I also really love this enclosure from Custom Reptile Habitats if your budget is higher, it offers plenty of height and space for your gecko.

The PVC also helps keep in humidity which can be a struggle if you live in a drier climate.

The standard for a single adult is 20 gallons minimum.

If you want to house your geckos together, you need at least 5 more gallons for every additional animal.

You should only house adults of a similar size. You can house all females or a female and a male, avoid having male gargoyle geckos together.

Never house two males or animals that are not the same size when housing more than one gecko. Gargoyle geckos will eat a smaller gecko. 

Substrate

gargoyle gecko and its tank substrate

If you do not want to do a bioactive setup, we highly recommend a natural substrate with a small particle size to help prevent impaction.

The best substrate for gargoyle geckos is ReptiSoil since it helps keep up humidity. You can also mix up 60% organic topsoil and 40% peat moss to create a DIY substrate option.

You can use paper towels, but they make keeping up the humidity hard and you will need to replace them entirely once a week at a minimum.

  • Never use coconut fiber since it can expand in the stomach. Reptile carpet is very bad as well since it can damage your gecko’s toes.
  • Never use a substrate with a large particle size to help prevent impaction as well.
  • Pine and cedar beddings are also toxic to reptiles and should never be used.

Always use organic substrates if you are DIYing your substrate.

This helps make sure there are no fertilizers or similar substances that can harm your gargoyle gecko. 

Heating & Temperature

juvenile red gargoyle gecko

There are two standards here for your gecko depending on age.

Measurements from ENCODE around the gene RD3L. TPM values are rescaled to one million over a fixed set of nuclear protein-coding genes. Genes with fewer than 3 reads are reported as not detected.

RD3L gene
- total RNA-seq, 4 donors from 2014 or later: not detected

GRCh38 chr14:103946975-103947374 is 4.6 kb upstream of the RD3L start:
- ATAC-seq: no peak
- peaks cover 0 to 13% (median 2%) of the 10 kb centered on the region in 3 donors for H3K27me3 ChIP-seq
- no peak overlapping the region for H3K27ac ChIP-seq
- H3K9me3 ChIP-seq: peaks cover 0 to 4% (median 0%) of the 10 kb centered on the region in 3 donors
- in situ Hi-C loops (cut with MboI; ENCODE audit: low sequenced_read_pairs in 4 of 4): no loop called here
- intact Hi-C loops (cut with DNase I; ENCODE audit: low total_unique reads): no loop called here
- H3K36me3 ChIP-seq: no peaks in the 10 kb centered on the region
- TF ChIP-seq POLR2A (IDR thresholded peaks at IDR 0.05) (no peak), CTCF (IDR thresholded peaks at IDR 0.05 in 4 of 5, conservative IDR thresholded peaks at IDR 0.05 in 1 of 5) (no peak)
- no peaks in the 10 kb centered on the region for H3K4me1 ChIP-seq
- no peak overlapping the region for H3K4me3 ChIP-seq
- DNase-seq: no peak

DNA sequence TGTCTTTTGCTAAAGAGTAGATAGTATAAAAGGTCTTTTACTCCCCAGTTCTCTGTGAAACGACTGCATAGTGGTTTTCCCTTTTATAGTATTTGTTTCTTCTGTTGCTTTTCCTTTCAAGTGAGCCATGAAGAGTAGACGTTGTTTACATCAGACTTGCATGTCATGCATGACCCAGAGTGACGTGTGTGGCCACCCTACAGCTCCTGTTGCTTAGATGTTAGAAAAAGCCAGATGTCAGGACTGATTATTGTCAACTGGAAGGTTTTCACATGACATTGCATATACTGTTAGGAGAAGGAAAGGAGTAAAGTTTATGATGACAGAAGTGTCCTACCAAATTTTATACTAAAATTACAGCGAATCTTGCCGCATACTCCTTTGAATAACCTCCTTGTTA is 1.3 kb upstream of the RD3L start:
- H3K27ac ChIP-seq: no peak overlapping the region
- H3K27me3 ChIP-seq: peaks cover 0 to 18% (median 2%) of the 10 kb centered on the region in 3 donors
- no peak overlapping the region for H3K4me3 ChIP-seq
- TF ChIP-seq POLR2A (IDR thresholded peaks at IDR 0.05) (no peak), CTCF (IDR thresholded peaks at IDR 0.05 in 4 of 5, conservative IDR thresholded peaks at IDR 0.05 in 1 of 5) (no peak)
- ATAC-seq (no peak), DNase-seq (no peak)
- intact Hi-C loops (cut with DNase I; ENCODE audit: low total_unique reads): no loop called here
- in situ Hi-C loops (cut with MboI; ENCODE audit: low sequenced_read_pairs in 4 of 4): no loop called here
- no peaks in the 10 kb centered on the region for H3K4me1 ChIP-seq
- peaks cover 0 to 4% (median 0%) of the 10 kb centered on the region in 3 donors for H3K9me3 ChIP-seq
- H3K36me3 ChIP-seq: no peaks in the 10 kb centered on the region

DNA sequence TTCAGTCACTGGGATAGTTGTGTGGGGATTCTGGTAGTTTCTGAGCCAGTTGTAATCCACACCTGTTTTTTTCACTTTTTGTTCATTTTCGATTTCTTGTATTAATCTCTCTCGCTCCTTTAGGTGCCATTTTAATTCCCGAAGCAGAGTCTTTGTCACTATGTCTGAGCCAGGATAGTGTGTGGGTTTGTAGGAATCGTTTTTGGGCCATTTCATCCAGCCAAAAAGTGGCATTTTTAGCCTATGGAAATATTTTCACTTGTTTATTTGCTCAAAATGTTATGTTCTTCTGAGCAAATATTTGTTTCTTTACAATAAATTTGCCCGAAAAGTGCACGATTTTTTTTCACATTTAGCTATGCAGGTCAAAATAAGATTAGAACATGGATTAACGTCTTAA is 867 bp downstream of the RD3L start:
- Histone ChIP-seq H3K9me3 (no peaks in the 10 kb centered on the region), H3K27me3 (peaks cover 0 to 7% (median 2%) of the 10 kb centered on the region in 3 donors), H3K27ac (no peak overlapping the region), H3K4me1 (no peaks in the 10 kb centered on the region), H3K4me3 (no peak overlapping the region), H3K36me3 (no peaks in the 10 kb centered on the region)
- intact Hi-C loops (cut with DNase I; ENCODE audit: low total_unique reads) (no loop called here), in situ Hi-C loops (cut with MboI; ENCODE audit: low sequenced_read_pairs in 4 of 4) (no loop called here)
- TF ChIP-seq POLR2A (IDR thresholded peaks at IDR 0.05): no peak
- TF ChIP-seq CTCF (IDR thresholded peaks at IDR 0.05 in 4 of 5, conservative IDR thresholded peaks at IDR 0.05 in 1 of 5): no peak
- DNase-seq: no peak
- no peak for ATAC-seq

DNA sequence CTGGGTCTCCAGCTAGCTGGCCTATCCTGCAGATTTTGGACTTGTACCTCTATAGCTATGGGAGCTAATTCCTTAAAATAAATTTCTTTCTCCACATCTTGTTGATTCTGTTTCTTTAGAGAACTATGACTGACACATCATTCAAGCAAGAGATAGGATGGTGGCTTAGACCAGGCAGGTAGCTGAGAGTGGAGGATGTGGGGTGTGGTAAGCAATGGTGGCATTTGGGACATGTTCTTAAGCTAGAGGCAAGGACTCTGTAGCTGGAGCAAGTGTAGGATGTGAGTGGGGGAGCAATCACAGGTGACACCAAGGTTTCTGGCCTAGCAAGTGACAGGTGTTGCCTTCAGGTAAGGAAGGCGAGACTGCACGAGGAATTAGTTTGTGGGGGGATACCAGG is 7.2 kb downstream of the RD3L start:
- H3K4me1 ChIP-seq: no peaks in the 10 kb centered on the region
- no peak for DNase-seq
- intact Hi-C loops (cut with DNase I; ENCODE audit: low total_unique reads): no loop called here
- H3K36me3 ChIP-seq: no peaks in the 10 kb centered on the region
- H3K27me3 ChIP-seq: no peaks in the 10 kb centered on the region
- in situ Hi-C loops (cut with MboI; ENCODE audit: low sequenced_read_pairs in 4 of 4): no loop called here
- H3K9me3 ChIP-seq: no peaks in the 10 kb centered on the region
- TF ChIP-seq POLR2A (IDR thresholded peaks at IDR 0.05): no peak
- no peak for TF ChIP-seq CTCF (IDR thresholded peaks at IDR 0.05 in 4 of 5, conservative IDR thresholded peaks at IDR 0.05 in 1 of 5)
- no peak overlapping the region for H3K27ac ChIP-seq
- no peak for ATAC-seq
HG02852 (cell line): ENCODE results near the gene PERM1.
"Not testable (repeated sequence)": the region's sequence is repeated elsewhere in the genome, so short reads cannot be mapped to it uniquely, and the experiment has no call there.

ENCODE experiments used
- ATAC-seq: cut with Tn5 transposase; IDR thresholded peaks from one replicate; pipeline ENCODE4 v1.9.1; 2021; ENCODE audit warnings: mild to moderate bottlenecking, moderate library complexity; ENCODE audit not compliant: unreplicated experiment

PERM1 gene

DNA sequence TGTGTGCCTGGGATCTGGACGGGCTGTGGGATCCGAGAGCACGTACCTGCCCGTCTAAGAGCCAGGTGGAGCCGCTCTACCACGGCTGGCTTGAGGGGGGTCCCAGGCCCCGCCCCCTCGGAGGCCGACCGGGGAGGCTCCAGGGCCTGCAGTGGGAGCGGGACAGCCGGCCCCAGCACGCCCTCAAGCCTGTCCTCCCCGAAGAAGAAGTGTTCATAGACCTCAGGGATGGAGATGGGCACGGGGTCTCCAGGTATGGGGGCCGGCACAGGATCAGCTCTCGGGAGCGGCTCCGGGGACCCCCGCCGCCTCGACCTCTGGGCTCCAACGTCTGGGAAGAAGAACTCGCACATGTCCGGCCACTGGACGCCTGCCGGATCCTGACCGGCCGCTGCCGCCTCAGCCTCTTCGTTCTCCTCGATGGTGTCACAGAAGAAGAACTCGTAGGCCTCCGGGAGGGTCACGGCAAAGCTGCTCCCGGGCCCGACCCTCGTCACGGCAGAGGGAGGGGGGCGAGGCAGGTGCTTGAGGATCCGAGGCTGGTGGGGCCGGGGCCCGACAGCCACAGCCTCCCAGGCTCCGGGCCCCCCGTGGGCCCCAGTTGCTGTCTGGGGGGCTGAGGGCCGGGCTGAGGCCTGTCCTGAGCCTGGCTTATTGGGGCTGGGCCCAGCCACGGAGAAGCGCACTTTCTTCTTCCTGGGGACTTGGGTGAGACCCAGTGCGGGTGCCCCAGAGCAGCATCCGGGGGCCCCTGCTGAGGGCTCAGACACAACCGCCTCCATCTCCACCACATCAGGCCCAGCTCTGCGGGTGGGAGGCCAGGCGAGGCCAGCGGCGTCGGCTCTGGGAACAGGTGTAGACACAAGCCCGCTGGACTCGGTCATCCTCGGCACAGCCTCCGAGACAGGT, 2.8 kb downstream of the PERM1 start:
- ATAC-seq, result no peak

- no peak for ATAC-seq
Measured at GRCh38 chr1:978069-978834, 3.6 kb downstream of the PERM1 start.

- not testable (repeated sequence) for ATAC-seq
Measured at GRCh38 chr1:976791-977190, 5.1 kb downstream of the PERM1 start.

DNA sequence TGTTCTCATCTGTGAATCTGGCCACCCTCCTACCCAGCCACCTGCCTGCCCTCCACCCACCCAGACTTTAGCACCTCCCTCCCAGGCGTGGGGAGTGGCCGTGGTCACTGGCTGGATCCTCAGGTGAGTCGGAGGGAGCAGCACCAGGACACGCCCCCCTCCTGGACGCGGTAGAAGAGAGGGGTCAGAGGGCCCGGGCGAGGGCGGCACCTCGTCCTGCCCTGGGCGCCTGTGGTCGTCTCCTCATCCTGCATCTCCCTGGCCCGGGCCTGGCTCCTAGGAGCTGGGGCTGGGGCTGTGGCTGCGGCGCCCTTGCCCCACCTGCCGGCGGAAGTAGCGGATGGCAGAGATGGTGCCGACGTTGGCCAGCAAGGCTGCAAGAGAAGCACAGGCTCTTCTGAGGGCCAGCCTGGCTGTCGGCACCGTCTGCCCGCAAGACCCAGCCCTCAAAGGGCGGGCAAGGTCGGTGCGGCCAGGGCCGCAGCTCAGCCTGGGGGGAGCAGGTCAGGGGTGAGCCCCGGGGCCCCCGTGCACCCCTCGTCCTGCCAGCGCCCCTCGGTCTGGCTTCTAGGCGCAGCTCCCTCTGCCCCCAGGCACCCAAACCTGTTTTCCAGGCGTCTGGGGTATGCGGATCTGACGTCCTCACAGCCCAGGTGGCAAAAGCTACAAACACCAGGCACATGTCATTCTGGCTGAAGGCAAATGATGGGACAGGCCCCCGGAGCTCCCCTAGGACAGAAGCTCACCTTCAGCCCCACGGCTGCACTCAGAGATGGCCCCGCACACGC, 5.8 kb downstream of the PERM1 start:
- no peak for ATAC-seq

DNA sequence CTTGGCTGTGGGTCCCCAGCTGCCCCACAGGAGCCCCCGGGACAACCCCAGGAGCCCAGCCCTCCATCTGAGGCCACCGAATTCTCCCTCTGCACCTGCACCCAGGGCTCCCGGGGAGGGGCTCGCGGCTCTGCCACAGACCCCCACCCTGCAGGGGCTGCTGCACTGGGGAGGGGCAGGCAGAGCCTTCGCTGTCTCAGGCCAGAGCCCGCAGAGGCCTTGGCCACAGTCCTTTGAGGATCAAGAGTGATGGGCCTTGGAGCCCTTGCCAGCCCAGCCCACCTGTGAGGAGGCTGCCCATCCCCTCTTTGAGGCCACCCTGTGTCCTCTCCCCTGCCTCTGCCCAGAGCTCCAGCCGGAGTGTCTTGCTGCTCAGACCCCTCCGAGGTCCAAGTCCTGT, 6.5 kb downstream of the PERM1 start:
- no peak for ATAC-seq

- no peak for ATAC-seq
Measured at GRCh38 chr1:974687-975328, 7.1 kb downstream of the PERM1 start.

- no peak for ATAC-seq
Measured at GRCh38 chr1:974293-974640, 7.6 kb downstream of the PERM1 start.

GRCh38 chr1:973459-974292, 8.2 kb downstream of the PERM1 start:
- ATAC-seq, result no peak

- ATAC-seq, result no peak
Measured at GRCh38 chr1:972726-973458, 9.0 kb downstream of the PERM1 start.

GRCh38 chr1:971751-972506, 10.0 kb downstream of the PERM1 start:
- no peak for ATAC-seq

Juveniles and baby gargoyle geckos do best with a small heat mat stuck to the side of the enclosure until they reach 13 grams. 

This is a great option for a young animal.

Use a thermostat placed between the mat and the glass to make sure your gecko does not get too hot. Do not allow this to get over 85 degrees.

Adults do best with a basking light or low wattage incandescent bulb like this. Ceramic heat emitters are usually too strong for these small enclosures but they can also be an option.

Always make sure that your gecko is not able to touch the heating source directly.

At what temperature should you maintain a gargoyle gecko enclosure?

The temperatures in the basking spot should be no greater than 84 degrees Fahrenheit. The shady areas in the warm area should be around 77-84 degrees when you check with your heat gun. The cool area needs to be 72-74 degrees during the day so your gecko can thermoregulate.

Turn off the lights at night to get the temperatures to be around 68-77 degrees to reproduce something close to their natural habitat.

You should also have a thermometer to monitor both sides of the enclosure.

We recommend a digital model that can handle humidity. 

Light

Do Gargoyle Geckos need UVB?

While gargoyle geckos are nocturnal, they still need UVB lighting to help prevent metabolic bone disease and other problems. You do not need a very strong bulb for this.